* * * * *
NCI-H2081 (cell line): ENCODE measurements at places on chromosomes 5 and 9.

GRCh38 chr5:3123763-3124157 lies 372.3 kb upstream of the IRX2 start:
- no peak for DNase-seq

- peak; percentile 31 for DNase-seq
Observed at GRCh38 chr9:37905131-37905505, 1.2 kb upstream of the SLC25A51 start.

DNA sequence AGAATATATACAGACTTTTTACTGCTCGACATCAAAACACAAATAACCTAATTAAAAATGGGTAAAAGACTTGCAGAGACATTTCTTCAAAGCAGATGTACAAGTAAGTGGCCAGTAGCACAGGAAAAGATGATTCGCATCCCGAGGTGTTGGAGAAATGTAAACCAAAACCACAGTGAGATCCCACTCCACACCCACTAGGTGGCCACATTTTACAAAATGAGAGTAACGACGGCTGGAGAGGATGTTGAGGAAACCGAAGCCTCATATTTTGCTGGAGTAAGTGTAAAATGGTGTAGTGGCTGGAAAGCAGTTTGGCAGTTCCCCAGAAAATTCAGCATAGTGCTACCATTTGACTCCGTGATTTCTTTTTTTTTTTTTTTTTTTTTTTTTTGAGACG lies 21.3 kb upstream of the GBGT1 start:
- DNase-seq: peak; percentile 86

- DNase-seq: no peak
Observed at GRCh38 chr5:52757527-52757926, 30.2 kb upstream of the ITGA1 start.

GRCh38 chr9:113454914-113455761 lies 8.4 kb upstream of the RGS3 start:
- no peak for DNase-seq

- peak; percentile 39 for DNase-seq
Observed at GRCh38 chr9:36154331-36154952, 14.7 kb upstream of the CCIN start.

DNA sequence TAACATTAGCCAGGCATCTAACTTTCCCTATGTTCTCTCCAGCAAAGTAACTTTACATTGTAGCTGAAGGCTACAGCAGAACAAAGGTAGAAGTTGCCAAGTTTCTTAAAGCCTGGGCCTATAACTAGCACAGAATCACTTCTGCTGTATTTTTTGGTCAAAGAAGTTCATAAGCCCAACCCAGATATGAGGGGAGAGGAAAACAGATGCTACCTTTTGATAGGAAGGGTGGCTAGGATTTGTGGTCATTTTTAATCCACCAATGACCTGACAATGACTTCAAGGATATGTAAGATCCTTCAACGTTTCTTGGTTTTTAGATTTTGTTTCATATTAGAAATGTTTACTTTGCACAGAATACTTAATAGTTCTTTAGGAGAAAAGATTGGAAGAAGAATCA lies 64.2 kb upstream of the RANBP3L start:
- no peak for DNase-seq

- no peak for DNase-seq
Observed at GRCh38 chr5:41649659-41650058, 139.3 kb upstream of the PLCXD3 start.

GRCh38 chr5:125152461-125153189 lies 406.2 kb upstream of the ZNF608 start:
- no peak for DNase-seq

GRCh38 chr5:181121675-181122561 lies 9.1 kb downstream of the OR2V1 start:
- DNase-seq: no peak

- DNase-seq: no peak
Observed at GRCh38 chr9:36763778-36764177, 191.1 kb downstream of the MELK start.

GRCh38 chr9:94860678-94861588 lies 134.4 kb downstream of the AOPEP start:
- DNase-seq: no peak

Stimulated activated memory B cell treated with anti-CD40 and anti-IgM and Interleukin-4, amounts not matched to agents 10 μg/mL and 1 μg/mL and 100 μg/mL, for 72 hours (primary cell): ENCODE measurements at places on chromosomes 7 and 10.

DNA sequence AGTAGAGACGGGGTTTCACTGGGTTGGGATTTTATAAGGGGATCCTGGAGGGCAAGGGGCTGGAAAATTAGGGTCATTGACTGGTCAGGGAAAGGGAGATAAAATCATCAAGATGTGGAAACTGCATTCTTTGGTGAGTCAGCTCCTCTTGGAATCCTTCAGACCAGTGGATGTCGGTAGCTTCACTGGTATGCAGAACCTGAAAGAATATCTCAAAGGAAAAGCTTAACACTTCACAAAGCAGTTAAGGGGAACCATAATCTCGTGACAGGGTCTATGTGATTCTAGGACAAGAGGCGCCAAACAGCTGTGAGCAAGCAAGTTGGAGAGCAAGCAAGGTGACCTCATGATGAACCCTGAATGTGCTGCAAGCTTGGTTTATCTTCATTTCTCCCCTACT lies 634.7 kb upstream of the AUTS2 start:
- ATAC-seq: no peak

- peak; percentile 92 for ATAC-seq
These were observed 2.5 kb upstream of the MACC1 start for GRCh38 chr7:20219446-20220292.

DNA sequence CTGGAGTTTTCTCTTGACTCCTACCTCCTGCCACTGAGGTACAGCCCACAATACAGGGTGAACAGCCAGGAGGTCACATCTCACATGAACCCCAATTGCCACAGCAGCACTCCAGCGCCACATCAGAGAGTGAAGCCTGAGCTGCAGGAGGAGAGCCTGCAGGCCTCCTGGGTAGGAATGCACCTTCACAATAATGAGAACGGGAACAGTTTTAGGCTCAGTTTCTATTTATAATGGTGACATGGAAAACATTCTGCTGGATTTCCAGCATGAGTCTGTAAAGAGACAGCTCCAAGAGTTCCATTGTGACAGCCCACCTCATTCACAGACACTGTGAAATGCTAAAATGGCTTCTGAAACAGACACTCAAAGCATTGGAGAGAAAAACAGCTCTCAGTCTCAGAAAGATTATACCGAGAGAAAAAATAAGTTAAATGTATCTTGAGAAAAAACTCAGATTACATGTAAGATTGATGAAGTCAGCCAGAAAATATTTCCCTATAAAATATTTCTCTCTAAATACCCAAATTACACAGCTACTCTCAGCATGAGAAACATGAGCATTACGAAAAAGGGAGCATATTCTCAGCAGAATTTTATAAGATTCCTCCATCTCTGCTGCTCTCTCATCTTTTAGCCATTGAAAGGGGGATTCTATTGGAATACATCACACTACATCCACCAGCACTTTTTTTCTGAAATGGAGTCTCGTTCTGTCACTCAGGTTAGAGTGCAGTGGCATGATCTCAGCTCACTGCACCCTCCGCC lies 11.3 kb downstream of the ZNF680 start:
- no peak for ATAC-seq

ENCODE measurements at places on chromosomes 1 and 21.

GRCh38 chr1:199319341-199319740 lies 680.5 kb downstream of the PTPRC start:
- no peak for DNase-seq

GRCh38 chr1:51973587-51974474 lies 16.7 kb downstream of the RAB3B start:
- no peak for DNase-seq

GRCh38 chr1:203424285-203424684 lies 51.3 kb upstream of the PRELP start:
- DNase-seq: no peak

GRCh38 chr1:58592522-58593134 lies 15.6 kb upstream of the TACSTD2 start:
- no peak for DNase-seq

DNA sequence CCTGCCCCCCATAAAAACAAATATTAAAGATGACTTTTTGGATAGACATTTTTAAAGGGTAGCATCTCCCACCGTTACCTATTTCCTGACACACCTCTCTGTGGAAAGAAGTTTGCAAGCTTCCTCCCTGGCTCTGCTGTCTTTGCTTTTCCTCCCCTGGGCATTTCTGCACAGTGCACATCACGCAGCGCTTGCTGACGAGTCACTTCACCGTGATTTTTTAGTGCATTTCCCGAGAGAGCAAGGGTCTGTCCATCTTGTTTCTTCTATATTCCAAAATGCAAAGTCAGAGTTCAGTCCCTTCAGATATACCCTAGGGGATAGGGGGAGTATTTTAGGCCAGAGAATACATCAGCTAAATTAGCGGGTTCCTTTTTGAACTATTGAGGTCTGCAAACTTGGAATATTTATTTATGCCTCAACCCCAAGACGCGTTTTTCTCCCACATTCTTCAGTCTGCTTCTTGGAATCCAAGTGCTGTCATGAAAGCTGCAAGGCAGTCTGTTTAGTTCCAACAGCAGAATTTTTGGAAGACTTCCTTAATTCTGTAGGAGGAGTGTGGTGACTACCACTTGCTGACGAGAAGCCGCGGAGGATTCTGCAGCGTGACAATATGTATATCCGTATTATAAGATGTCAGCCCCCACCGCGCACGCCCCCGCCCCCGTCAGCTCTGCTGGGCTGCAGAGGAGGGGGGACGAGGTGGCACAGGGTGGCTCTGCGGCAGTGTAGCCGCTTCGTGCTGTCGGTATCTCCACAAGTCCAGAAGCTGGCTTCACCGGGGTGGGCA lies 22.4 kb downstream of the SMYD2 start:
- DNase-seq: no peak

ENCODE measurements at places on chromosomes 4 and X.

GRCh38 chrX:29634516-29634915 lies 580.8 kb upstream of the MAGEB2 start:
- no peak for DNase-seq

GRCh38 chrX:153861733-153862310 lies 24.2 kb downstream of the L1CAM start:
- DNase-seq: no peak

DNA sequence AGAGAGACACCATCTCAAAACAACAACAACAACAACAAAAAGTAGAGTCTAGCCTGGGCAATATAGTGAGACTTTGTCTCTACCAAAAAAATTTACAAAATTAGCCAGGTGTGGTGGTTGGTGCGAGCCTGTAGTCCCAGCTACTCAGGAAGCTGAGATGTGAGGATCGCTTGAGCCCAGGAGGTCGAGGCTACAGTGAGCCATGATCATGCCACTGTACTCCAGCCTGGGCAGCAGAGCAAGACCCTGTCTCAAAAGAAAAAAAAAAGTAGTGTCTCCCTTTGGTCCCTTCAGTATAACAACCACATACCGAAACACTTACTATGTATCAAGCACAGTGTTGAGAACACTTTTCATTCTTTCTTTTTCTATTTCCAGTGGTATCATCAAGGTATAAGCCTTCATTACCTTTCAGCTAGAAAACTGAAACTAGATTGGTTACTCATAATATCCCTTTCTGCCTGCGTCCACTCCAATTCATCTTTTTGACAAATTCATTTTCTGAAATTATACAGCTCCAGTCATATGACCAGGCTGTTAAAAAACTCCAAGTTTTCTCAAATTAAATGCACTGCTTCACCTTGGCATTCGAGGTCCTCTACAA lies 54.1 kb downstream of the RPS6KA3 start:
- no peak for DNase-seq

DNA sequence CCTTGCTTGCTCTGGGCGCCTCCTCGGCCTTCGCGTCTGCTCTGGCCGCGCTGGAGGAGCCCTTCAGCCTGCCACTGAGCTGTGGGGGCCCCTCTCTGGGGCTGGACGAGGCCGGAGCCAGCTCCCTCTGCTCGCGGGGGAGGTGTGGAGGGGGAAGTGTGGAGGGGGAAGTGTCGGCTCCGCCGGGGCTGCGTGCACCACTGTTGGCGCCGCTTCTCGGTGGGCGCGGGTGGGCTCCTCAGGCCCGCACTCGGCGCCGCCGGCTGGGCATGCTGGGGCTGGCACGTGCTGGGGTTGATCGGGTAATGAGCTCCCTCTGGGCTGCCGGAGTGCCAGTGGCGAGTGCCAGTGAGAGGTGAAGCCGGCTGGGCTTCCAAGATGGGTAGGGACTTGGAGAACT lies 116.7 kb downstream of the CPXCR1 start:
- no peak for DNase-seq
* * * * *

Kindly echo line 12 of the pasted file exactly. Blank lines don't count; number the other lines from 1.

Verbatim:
- peak; percentile 39 for DNase-seq